The misunderstanding between the benefit associations and the political organizations has no perceptible effect upon the attitude of the Ukrainian immigrants. Why? Because the national spirit is too powerful to be touched by these disagreements. It is noteworthy that the great body of Ukrainians is really in accord with the political organizations, as well as, with the benefit associations. This is true because of the strong bond of national unity. Little misunderstandings, unnoticeable friction, in the realm of politics is not only not harmful, but is on the contrary, unavoidable, very beneficial, and necessary to the life of the organizations. The one main ideal is never lost sight of, viz: Freedom for their own nation. These misunderstandings are due to the fact that some do not have sufficient knowledge and understanding of national questions. The shortcoming of this paper Workman could suitably be its chaos.

    In our opinion this newspaper has neither moral nor social influence upon 2national affairs. The Canadian Ranok is a Presbyterian newspaper. We must admit that in the United States of America we have the Ukrainian-American Workman, a social-religious newspaper, whose "knowledge" and revealed truth are supposed to be grounded on revelation, miracles, and, as the National Freedom sarcastically states, on fortune telling.

    The political policy of all our benevolent society organs, is one: against Germany, against Austria, and sympathy with the Allies and the Ukrainian nation. We do not intend to repeat the strong arguments of our worthy newspapers which have so thoroughly discussed this question. We believe there is not a single Ukrainian in the United States or Canada who would have a different attitude; that is, who would not take sides with the Allies, and the Ukrainians, against Germany and Austria.

    It is a fact that there was no special agitation among the Ukrainians for any one political set-up. Again, the orientations as before so now, is not 3an artificial outcome of a certain political or benefit association. Slight differences in our orientation have occurred as if by means of some unseen force during the last four years. These truths can not be denied by anyone. These are facts and need no further proofs. Yet it would be interesting to explain them.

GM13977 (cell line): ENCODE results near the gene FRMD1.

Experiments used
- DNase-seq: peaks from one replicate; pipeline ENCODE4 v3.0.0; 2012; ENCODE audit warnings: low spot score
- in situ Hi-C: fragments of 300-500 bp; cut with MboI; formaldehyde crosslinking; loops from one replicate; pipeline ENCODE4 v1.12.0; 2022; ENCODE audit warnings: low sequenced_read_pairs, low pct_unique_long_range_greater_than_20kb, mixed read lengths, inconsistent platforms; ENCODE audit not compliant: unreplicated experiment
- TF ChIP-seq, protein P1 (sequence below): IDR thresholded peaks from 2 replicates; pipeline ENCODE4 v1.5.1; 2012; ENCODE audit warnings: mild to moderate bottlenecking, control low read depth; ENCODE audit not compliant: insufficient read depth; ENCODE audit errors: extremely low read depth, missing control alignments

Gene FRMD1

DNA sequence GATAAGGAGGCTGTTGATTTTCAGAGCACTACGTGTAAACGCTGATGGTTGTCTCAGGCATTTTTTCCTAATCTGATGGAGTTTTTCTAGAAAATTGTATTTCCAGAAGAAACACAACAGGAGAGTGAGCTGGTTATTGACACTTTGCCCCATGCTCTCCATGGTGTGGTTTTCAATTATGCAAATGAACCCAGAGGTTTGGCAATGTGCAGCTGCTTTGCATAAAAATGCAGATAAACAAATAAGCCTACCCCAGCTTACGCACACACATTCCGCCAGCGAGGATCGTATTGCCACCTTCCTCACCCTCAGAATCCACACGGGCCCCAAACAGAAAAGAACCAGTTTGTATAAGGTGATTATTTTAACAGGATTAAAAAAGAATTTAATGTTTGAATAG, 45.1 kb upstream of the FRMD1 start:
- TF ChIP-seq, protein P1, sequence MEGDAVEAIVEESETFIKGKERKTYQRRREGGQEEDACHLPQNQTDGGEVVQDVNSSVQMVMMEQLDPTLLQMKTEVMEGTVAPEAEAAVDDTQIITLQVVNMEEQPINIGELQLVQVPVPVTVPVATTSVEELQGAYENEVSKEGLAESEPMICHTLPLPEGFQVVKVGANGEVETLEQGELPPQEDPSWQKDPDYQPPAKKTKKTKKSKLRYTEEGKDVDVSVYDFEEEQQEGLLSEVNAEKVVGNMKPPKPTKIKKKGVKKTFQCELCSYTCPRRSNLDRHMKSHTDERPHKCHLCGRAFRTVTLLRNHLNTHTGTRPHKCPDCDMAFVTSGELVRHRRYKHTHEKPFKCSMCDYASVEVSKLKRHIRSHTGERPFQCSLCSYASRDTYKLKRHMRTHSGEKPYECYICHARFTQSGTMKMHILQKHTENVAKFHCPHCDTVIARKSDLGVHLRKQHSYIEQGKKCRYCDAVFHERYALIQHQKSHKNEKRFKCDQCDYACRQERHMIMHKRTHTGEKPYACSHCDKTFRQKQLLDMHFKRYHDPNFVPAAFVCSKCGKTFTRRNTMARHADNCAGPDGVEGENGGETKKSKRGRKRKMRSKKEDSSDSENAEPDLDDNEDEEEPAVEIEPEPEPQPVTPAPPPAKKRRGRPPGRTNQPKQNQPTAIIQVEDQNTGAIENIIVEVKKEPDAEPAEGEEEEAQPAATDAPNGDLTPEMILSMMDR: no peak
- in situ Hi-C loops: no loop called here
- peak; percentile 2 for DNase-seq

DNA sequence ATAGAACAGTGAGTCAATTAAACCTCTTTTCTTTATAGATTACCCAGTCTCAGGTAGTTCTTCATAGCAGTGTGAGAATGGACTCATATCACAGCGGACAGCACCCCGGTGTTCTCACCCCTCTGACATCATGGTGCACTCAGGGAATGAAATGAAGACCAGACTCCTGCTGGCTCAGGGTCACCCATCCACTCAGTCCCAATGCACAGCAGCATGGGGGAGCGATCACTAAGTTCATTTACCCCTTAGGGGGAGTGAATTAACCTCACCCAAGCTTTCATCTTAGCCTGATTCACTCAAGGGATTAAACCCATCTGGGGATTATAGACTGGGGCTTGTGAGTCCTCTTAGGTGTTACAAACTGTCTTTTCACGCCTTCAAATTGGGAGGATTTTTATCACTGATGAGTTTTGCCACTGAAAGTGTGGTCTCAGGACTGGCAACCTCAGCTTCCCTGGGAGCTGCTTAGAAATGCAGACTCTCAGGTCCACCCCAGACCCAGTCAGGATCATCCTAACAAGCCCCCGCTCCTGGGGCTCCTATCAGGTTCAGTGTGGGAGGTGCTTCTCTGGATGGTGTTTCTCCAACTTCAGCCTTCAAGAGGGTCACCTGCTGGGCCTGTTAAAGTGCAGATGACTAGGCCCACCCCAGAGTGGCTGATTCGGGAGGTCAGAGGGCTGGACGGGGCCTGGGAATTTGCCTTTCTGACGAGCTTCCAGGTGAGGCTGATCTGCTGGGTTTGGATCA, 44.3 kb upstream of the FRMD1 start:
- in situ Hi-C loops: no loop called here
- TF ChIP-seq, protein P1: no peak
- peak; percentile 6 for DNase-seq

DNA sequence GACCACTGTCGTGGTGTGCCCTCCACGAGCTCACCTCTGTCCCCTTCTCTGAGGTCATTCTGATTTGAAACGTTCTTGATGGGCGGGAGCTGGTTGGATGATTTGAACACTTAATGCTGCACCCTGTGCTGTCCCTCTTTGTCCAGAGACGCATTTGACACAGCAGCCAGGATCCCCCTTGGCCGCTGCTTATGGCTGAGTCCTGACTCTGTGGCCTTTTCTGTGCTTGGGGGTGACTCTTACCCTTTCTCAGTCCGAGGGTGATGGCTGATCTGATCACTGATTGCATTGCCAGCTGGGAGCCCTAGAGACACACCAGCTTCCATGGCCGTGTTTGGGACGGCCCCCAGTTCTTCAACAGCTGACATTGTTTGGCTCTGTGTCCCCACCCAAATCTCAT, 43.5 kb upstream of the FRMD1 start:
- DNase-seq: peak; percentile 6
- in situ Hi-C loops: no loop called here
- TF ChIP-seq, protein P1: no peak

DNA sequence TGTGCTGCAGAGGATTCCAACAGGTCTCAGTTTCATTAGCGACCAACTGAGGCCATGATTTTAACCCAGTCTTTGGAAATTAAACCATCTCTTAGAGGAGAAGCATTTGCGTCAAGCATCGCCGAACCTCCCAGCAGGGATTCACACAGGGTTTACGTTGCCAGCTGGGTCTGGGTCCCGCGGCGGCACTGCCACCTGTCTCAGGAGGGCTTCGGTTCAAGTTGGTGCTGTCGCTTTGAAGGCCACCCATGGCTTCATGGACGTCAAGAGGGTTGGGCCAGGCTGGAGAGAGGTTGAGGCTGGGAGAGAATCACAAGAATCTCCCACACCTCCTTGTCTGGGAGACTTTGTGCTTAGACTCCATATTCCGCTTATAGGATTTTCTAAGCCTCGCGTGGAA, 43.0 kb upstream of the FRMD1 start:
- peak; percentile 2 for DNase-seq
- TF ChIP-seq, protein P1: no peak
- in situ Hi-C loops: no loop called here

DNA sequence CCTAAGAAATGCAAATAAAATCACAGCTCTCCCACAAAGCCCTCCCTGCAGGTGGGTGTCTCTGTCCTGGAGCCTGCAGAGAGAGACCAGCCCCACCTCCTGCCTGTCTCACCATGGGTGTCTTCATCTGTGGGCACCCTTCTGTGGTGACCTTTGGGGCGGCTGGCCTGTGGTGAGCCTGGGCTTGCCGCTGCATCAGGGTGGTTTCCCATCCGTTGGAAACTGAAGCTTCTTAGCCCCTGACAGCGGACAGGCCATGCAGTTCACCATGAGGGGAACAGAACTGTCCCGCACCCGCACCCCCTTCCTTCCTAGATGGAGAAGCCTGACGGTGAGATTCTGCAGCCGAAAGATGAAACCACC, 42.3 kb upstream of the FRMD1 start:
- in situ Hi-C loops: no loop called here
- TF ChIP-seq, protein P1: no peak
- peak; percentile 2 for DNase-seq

First: Why are benefit associations which are somewhat hostile as far as business is concerned, yet, are all bound in a wise, one-front, all-national understanding?

    Secondly: Why do our political national organizations, such as the Federation of the Ukrainians in the United States, and The Ukrainian Council, in Philadelphia, which are mutually great enemies, so opposed to each other just like fire and water, why do they have, we ask, this one and the same beautiful aim, the establishment of national unity among Ukrainians? From our investigation we cast out the socialistic federation party in the United 4States and which we do not acknowledge as an organization at all, and which is, according to our views, a foolishly childish burlesque of socialism.

    The answer to the first as well as to the second question is one. It is the national spirit which, by the law of nature, must evolve. Once its evolution is begun no counter force, no enemy can suppress it.

    Nations are made up of individuals, and they have the same right to freedom as each individual has; therefore, a nation must have a full right to independent freedom and must not be impeded in its evolution.

    But can our nation live in freedom under the control of German iron-clad militarism, when in our own home not we, but a foreign element, shall be the boss? The answer is self-evident. This was the cause to wake up our energetic nation politically with the slogan: "Away with the militarism of the Central Powers ! Away with the control of our nation ! Let freedom of the free nations live!"

    5

    The spirit of this slogan swayed all our newspapers abroad. This attitude of the Ukrainians in the United States is not the result of any agitation, but is just merely the natural outcome of a healthy national spirit.